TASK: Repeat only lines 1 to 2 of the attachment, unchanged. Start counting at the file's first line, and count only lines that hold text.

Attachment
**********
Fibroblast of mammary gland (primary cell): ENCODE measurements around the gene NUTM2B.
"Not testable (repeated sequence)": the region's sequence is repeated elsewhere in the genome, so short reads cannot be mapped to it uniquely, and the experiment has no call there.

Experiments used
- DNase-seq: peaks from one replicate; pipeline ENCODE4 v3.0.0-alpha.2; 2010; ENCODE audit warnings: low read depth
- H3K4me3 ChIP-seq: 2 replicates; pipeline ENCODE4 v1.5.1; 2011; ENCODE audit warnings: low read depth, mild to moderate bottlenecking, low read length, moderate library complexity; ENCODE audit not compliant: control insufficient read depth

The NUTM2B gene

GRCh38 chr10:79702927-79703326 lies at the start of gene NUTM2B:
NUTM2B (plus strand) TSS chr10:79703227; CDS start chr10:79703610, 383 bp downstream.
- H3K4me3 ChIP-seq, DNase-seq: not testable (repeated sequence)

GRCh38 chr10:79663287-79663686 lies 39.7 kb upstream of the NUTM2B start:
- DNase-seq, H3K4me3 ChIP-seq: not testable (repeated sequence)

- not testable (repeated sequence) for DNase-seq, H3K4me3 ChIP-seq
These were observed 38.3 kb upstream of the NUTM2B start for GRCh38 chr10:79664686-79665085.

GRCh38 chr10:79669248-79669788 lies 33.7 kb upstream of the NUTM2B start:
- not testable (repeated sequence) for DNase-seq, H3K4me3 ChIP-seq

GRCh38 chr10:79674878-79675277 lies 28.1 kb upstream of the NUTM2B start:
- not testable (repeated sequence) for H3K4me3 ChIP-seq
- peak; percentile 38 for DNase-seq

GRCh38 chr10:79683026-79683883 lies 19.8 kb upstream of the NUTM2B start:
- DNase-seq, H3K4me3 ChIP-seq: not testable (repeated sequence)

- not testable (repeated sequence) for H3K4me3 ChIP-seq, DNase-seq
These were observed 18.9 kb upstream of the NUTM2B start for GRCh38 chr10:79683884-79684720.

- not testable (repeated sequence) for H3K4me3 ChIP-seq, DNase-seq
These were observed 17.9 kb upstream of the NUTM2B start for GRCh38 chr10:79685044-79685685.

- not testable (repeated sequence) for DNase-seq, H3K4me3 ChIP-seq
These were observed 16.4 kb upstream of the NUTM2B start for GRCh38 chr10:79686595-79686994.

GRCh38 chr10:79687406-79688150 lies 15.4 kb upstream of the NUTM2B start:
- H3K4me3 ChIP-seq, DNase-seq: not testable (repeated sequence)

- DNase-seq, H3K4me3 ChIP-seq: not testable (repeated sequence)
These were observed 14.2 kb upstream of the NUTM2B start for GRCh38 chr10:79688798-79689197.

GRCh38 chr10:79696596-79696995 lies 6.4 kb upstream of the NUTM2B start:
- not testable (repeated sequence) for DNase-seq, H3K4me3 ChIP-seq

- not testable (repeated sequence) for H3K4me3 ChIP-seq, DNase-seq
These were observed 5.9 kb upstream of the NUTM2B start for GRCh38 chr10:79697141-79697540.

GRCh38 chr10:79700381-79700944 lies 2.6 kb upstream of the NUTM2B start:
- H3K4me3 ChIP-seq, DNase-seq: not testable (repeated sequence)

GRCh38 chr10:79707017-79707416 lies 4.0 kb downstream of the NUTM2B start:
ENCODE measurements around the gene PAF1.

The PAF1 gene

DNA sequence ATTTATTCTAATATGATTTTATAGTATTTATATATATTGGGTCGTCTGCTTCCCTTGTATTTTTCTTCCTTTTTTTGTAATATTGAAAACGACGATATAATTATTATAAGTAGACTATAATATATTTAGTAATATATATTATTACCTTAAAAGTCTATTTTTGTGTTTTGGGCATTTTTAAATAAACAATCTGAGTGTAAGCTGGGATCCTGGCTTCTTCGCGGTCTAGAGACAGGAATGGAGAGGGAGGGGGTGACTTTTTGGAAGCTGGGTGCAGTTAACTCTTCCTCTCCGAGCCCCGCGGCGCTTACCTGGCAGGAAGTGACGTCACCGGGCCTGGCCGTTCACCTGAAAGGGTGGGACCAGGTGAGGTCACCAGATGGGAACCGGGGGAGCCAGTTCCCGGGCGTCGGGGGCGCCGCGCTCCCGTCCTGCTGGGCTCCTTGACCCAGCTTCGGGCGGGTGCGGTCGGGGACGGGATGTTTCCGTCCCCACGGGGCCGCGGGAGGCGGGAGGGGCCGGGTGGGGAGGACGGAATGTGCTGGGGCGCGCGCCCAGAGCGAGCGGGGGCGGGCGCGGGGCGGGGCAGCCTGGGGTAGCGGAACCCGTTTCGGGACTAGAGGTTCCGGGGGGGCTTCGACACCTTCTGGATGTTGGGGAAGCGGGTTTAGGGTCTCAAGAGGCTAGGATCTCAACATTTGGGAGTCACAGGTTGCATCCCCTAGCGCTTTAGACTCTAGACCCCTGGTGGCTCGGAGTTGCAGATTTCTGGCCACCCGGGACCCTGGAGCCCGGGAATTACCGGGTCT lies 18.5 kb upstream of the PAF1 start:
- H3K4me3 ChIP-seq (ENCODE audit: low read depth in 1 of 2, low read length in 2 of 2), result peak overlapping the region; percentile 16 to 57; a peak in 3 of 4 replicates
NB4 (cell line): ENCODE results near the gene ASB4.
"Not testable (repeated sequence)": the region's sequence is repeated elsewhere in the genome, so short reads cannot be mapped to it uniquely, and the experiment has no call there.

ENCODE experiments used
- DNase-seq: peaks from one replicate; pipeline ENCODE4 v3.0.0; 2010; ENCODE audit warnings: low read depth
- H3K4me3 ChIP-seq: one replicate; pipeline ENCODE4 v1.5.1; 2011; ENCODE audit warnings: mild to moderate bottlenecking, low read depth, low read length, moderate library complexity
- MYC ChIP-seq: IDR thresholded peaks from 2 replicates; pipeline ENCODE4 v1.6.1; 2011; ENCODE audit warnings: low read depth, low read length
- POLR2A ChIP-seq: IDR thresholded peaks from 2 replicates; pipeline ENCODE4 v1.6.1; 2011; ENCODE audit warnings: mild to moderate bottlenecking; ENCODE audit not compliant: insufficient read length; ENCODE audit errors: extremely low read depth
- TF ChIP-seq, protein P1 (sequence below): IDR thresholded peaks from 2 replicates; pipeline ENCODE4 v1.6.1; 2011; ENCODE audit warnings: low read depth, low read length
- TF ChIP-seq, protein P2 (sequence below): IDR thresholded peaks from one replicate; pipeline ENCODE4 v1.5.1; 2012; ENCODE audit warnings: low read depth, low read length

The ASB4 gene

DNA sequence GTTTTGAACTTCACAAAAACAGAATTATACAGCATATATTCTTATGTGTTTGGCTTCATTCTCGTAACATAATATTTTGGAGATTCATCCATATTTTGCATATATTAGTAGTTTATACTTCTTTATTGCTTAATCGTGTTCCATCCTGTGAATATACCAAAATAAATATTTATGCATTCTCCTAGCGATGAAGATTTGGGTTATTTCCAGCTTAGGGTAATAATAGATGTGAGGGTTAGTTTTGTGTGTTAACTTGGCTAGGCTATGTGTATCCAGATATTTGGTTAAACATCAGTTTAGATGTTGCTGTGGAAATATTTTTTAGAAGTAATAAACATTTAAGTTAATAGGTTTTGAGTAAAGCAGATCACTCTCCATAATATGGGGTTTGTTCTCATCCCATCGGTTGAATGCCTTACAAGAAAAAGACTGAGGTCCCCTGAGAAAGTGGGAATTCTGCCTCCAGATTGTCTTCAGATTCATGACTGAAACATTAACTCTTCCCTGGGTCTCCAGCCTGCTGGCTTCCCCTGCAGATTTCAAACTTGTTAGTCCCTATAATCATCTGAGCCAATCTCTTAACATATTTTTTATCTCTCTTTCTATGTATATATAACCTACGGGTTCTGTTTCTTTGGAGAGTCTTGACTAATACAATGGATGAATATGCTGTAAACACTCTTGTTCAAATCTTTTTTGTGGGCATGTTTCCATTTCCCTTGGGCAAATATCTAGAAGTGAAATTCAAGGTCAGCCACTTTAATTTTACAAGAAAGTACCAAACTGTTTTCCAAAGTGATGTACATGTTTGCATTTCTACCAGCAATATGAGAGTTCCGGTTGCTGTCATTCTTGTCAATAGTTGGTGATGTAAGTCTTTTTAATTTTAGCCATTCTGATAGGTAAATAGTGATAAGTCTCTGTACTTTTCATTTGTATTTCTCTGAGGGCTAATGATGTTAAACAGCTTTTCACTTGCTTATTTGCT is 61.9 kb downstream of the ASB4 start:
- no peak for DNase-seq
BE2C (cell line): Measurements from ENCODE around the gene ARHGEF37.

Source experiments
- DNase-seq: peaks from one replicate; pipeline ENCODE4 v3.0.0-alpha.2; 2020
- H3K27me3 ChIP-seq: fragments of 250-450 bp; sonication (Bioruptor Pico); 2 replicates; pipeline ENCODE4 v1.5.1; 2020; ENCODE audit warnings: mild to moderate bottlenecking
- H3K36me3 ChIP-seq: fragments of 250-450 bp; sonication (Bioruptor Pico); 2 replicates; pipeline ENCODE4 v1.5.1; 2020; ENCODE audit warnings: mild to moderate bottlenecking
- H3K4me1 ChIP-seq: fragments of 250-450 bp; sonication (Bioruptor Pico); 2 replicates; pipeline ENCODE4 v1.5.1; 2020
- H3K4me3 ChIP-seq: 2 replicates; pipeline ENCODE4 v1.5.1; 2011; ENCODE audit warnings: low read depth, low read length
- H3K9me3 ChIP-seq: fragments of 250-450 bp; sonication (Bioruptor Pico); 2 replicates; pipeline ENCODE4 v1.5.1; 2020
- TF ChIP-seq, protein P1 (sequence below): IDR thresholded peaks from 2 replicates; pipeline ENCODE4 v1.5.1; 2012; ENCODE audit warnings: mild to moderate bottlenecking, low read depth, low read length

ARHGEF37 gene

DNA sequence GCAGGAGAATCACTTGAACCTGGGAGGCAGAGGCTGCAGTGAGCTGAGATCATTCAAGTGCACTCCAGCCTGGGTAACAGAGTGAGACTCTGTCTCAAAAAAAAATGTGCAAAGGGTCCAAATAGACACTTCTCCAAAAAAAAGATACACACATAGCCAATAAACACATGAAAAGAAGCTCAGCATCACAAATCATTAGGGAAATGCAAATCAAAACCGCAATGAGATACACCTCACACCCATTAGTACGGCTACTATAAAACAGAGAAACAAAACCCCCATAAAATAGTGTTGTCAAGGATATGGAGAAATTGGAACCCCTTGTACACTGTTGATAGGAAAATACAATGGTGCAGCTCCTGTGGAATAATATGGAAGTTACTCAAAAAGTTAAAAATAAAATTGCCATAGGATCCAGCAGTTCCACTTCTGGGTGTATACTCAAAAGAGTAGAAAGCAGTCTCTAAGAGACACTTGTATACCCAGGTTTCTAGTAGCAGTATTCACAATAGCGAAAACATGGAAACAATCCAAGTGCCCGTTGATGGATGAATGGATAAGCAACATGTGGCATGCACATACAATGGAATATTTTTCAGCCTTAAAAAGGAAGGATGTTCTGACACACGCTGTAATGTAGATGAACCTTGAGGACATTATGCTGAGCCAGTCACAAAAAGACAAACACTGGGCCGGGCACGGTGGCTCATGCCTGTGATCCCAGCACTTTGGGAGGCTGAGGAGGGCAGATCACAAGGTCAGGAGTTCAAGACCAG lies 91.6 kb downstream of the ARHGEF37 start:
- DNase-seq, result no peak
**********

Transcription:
Fibroblast of mammary gland (primary cell): ENCODE measurements around the gene NUTM2B.
"Not testable (repeated sequence)": the region's sequence is repeated elsewhere in the genome, so short reads cannot be mapped to it uniquely, and the experiment has no call there.